THE Bureau of Customs has dismissed claims the fire that razed Security Warehouse 159 on June 1 could have been an inside job.
Sonny Sarmiento, deputy chairman for operations of the BOC – Special Studies and Project Development Committee, explained that the keys to the warehouse were kept by four different personnel from Customs Intelligence and Investigation Service, Enforcement and Security Services, the committee, and a warehouseman designated by the Port of Manila.
“Unauthorized personnel cannot enter Warehouse 159. It can be accessed once the four agents are all present, so we already rejected the possibility of an inside job and sabotage,” he said in a statement.
Based on the security video, customs agents facilitated the transfer of goods to the warehouse at 5 p.m. before the fire broke out. It also validated the agents’ report and residents’ claims that “several men” were inside the warehouse at that time.
The report added that the warehouse was padlocked at 6:30 p.m. after the unloading of the articles, three hours before the fire erupted.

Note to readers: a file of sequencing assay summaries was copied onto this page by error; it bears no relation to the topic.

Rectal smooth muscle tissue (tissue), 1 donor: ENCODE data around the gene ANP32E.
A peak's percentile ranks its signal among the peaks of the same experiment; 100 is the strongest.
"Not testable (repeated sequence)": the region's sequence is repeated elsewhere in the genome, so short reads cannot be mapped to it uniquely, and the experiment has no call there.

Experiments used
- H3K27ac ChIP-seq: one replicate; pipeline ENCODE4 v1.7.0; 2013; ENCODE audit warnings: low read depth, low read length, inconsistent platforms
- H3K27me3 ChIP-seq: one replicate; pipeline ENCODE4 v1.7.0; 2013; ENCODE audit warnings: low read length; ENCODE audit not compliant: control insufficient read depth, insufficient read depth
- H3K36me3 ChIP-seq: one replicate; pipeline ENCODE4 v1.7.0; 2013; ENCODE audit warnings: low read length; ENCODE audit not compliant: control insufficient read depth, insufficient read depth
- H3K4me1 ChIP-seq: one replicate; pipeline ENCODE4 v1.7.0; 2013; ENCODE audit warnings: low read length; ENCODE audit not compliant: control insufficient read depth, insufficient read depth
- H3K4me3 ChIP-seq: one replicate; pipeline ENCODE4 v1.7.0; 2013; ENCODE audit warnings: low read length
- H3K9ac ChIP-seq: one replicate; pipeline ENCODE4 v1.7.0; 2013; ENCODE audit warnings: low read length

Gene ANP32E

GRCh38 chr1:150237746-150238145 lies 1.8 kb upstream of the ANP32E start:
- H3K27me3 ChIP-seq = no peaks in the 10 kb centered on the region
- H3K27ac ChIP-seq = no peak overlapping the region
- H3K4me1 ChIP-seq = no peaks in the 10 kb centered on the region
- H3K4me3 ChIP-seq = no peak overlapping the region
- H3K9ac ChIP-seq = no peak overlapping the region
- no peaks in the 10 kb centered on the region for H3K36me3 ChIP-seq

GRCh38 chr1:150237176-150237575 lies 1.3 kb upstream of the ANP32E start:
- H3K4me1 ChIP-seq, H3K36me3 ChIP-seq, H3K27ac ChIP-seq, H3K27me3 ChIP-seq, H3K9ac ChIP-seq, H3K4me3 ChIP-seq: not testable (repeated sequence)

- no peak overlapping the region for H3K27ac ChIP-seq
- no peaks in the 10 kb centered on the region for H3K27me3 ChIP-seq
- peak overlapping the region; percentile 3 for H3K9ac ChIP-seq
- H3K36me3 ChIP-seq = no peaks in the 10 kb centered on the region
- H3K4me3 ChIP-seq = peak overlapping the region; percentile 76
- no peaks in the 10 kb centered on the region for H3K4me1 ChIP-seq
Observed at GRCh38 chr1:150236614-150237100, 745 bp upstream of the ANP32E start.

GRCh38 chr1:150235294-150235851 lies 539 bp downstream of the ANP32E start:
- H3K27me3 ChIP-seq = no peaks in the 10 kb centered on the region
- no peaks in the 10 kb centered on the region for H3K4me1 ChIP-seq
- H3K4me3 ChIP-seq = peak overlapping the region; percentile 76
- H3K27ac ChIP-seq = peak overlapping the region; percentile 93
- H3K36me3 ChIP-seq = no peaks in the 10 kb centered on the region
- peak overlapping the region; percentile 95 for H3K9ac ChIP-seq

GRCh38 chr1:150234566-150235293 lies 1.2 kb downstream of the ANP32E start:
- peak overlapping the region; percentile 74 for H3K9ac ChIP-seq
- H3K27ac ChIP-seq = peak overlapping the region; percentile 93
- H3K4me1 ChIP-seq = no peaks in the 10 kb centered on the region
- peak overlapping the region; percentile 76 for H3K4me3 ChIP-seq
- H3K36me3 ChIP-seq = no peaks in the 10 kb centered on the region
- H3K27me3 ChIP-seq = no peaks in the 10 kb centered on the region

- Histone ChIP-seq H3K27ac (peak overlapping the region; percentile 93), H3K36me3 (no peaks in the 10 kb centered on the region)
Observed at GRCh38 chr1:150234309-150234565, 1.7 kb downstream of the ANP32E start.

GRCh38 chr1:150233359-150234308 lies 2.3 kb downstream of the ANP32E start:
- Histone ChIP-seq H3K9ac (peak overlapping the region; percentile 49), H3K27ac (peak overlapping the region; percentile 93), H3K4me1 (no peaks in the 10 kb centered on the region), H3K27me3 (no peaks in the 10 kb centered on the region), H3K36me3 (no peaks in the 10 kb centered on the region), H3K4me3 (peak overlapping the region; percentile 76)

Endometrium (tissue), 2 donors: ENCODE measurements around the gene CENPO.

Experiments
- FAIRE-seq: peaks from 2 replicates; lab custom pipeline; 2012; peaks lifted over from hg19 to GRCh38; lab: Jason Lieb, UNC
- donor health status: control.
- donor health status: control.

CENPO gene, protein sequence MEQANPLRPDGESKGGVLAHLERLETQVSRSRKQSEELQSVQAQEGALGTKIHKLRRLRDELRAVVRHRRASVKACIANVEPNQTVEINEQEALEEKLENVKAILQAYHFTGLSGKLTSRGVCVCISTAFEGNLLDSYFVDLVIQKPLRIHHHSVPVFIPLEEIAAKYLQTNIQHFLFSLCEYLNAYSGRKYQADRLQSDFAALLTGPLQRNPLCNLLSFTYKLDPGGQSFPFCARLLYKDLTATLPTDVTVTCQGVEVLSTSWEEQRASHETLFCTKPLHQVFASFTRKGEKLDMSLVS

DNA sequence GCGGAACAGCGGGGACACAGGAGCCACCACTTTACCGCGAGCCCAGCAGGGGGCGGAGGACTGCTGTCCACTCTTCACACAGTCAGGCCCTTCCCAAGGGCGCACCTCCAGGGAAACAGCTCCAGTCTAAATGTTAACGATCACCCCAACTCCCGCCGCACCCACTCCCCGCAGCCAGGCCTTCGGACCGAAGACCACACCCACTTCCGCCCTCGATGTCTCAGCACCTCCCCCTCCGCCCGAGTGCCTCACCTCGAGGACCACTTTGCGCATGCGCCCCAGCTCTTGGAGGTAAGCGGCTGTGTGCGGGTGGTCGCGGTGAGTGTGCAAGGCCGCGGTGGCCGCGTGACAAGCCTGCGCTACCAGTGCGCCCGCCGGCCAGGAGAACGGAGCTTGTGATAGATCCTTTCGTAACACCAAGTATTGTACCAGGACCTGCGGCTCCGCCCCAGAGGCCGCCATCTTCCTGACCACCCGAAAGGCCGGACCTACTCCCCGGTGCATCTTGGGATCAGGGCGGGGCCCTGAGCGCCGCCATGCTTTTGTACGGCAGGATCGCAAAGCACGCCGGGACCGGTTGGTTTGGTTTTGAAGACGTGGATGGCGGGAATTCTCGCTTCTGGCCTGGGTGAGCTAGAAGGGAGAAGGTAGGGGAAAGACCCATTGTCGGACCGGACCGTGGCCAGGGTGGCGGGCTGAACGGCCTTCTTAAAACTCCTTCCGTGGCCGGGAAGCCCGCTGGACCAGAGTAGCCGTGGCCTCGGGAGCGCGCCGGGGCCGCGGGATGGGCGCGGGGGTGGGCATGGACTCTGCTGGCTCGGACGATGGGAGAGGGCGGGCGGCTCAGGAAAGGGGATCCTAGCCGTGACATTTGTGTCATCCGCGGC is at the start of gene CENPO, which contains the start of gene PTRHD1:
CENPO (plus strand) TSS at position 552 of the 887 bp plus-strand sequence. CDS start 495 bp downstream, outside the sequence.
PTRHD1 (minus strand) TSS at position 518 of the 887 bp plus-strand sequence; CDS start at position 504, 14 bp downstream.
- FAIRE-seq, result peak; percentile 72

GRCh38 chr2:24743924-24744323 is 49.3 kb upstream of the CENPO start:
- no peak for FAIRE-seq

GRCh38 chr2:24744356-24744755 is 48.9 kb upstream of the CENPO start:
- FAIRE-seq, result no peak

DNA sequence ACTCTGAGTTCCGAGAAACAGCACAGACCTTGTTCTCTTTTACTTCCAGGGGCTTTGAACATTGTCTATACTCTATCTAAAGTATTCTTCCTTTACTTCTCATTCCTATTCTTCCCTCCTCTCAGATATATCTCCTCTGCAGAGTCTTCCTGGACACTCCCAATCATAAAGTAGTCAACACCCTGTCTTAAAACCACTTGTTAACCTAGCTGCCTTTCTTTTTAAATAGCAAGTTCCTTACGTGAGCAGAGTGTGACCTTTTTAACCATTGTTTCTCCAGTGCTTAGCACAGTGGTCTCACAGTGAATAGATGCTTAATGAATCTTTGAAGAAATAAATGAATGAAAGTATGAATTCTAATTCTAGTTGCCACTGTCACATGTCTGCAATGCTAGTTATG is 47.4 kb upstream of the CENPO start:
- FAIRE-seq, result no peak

Among the articles damaged by the fire were used clothing, counterfeit shoes, refrigerators, plywood, toys, cigarettes, soaps, non-serviceable cars, and other chemicals, all subject for destruction and condemnation.
Initial bureau findings indicated that the fire was caused by faulty electrical wiring.
The Customs official said they were also awaiting the result of the investigation by authorities.
“However, those were just probabilities. We are not making any conclusion because we are still awaiting the result of the ongoing investigation by the Bureau of Fire Protection (BFP),” he added.
Oscar Villalva, Auction and Cargo Disposal Division chief of the Port of Manila, disproved the claim of BFP that they failed to coordinate as regards the ongoing investigation.
“Immediately after the incident, we gave an initial copy of the inventory and during the investigation. What we endorsed yesterday was the official transmittal of the list of inventory with the proper endorsement,” he said.
Customs has yet to assess the cost of damage.